Election time in the Cayman Islands is rapidly approaching. Just when it will arrive … that’s something we’re not so sure about. And it’s a major problem.

The reduction-by-defections of the ruling majority in the Legislative Assembly — now standing at 10 members to eight — has pushed this government to the very edge of viability. The loss of just one more member could spell doom for the Progressives-led government.

All of the above has engendered much speculation about political upheavals within parties, the possibility of the early dissolution of Parliament and the prospect of new elections in 2016 … perhaps as early as the first half of the year.

On the marl road, chins are wagging about ulterior motives, ministerial danglings and the influence of the impending transition from multimember districts to “one man, one vote.” There are more calculations occurring behind closed doors on this issue than there are within the audit departments of Cayman’s Big Four accounting firms.

In sum, there has been plenty of noise. What there hasn’t been is what the people of Cayman deserve: clarity and certainty.

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We don’t have an opinion on the particular timing of a hypothetical election, be it winter, spring, summer or fall. However, if we are about to have an off-cycle election, we as a people deserve and need to know.

While it is a perfectly legitimate option, an early election is, well, “early.” In other words, it compresses the schedule for campaigning and moves up the deadlines for candidate registration, and, far more importantly, for voter registration.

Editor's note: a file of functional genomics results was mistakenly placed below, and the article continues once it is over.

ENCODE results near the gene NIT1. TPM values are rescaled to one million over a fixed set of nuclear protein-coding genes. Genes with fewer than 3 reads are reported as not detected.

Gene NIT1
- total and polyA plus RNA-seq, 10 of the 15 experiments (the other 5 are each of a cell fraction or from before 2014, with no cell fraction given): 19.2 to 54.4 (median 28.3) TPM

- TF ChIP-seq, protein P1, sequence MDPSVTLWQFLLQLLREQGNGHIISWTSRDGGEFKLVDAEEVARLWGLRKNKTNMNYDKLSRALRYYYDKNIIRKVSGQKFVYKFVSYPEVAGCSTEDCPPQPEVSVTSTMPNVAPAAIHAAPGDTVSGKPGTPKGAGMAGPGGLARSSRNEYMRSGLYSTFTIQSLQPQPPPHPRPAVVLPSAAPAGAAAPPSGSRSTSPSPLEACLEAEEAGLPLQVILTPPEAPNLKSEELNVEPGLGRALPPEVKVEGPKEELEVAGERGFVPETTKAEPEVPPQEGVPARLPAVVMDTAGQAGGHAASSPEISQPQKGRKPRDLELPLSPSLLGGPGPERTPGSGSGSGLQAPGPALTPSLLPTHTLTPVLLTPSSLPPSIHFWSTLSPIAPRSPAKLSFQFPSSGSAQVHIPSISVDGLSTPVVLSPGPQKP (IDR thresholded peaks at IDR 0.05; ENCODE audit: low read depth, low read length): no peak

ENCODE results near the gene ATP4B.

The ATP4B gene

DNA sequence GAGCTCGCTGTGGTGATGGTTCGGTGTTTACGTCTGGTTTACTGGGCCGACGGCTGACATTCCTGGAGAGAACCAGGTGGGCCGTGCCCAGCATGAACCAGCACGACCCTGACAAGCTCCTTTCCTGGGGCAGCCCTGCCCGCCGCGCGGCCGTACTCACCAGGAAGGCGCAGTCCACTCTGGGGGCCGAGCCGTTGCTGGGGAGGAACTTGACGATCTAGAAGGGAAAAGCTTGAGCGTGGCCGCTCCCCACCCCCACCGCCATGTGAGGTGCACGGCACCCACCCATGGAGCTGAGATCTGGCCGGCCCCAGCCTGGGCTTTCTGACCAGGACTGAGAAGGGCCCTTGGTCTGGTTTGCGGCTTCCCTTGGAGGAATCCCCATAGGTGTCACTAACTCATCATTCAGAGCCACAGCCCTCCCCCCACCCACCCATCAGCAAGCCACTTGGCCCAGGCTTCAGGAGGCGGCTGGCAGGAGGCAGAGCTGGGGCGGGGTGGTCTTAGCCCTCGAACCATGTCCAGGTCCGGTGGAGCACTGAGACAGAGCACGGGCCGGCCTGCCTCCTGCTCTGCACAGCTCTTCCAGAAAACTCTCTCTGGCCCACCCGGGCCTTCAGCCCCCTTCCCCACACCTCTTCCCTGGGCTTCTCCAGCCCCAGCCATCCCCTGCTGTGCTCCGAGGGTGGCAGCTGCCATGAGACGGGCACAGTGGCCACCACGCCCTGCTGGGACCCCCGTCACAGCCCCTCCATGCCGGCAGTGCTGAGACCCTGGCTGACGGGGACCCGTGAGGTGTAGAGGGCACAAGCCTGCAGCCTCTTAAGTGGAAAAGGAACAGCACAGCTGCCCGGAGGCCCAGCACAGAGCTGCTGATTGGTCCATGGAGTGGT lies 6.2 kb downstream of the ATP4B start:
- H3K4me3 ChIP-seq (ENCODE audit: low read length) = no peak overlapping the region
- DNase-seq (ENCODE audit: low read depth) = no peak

At the beginning of the year, 18,271 people were registered to cast ballots in Cayman, according to the Official Register of Voters kept by the Elections Office.

A few weeks ago, Supervisor of Elections Wesley Howell said there are an estimated 5,000 Caymanians who are eligible to register to vote, but haven’t.

What that means to us, in the context of an early election, is that poor communication on the part of officials, in the form of a lack of forewarning, could result in the disenfranchisement of perhaps the single-largest bloc of voters in Cayman (amounting to 21 percent of the eligible voting population).

Three individuals in this country are in a position to offer some clarity as to the potential for or timing of an early election.

They are Premier Alden McLaughlin, Opposition Leader McKeeva Bush and Governor Helen Kilpatrick. To them, we pose the following direct questions, which merit direct answers:

  • Premier McLaughlin, do you support an early election, or not?
  • Mr. Bush, do you support an early election, or not?
  • Governor Kilpatrick, if this government falls short of a ruling majority, are you willing to call an early election, or not?

… To all three, if so — then when, exactly?

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